22 December 2017 – Aousserd and Dakhla

Below is a brief account of the ‘Sound Approach’ week in the Dakhla-Aousserd region.

On 10-18 December, following reports of rain from Dakhla-Aousserd three months earlier, we visited with Killian Mullarney the area to record bird sounds.

Since no birders had been in the region in the previous months and weeks, it was uncertain what we would find. We soon discovered that the rain had been very local, missing Oued Jenna and Aousserd village. Consequently, there was no water and hardly any bird activity around these well-known birding sites (as was mentioned a few days earlier by Jean), although we found good numbers of Cricket Warblers Spiloptila clamans, Fulvous Babblers Turdoides fulvus and a higher than usual number of Spectacled Warblers Sylvia conspicillata.

There was evidence of rain 150 km west of Aousserd. Here, we found a thin layer of grasses and quite a lot of larks and coursers. On three visits, we must have seen and heard a daily maximum of 20 Dunn’s Larks Eremalauda dunni, up to 14 Thick-billed Larks Ramphocoris clotbey, more than 200 Temminck’s Larks Eremophila bilopha, c 200 Bar-tailed Larks Ammomanes cinctura, a loose flock of 100 singing Greater Short-toed Larks Calandrella brachydactyla and up to 80 (many singing) Hoopoe Larks Alaemon alaudipes.

Furthermore, in the evening of 13 December, a Pharaoh Eagle-Owl Bubo ascalaphus was seen along the road at the Jmiaaya wadi. At c 120 km west of Aousserd, a Great Spotted Cuckoo Clamator glandarius perched in a tree on 15 December. Single Tawny Pipits Anthus campestris were photographed at two sites at c 110 and 160 km west of Aousserd on 15 December and 18 December. Two Eurasian Stone-curlews Burhinus oedicnemus were photographed c 160 km west of Aousserd on 15 and 18 December. A Eurasian Robin Erithacus rubecula at the entrance of the Ajida chicken farm near Gleib Jediane on 18 December may have been the southernmost ever for Western Sahara.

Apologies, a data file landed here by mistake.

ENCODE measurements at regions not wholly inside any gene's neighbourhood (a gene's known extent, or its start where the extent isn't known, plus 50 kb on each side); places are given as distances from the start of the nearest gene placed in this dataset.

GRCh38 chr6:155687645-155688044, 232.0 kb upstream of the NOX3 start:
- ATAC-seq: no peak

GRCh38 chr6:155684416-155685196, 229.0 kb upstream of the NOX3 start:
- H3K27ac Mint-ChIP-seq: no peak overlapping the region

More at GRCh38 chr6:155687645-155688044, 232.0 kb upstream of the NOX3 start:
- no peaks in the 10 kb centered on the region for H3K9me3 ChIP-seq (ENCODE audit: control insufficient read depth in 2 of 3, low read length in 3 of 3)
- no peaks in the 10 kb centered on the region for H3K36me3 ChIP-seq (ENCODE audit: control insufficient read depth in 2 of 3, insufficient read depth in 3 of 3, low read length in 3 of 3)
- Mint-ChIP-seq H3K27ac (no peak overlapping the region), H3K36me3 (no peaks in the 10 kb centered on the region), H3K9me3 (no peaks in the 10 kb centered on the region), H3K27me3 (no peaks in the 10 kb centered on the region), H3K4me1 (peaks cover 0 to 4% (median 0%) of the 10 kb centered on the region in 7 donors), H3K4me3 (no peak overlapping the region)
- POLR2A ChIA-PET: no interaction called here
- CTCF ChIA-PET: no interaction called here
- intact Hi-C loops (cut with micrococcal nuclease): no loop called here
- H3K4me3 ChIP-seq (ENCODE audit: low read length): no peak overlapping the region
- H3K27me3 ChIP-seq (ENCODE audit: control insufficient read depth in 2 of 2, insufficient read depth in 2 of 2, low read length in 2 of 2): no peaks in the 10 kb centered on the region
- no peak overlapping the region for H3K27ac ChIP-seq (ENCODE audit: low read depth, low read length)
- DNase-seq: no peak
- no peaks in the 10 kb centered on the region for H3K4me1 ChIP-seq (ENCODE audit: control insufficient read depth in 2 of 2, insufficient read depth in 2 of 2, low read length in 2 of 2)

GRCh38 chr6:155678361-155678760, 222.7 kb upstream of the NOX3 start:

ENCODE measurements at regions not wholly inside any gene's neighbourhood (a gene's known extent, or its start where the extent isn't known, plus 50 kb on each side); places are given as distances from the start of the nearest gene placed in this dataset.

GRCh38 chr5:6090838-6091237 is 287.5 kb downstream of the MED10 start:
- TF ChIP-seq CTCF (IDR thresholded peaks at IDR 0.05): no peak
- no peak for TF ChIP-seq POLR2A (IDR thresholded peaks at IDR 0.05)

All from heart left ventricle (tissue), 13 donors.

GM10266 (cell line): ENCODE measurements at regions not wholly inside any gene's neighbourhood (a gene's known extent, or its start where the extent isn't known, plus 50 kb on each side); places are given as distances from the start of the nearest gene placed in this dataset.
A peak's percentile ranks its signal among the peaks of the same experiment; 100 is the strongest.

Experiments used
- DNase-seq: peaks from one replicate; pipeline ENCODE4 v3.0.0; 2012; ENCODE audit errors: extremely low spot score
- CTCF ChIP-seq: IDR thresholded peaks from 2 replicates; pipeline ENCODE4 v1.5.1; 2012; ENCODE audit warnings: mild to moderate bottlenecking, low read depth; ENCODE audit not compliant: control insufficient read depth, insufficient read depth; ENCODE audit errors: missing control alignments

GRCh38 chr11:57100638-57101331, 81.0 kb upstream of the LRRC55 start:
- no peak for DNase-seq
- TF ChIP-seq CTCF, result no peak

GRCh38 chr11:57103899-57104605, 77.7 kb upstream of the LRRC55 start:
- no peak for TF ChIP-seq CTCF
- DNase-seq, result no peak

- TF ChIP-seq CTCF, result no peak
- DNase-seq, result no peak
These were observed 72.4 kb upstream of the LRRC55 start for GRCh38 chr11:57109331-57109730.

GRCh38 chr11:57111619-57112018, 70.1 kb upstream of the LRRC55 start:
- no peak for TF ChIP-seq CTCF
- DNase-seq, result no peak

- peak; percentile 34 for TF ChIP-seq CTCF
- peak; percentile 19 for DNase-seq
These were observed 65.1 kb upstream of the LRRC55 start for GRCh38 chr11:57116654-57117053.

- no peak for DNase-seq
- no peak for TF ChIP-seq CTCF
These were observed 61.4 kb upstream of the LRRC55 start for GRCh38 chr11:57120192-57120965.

On the Laglate mountain south of Oued Jenna, we found two Desert Larks Ammomanes deserti, five Trumpeter Finches Bucanetes githagineus, two Cricket Warblers, a family of Fulvous Babblers with a fledgling, and a pair and a flock of 10 calling Pale Crag Martins (Rock Martins) Ptyonoprogne obsoleta presaharica. A flock of five non-singing Dunn’s Larks was seen at 20 km west of Aousserd. At Aousserd village, three (sound-recorded) Thekla’s Larks Galerida theklae and a pair of Pale Crag Martins were noteworthy.

(Worth mentioning that we had some difficulties at Aousserd as, despite trying to be inconspicuous, we were said to leave and escorted out of the village by military people who told us that, for security reasons, we could not stay at Oued Jenna either)

At Dakhla bay, we sound-recorded up to 29 roosting African Royal Terns Sterna albididorsalis on 13 and 17 December. A few Dunlins Calidris alpina at Lassagare were tentatively subspecifically identified as C a arctica. Other birds we found at the beaches of Dakhla included, for instance, 500 Caspian Terns Hydroprogne caspia, 300 Sandwich Terns S sandvicensis, more than 50 first-winter Mediterranean Gulls Larus melanocephalus and 15 Slender-billed Gulls L genei.

(Arnoud B van den Berg/The Sound Approach)

One thought on “22 December 2017 – Aousserd and Dakhla

  1. two Common Shelduck flying past at the southern tip of the Dakhla peninsula on 12 December may be worth mentioning too, as may be a Blue Rock Thrush at Aousserd on 14 December

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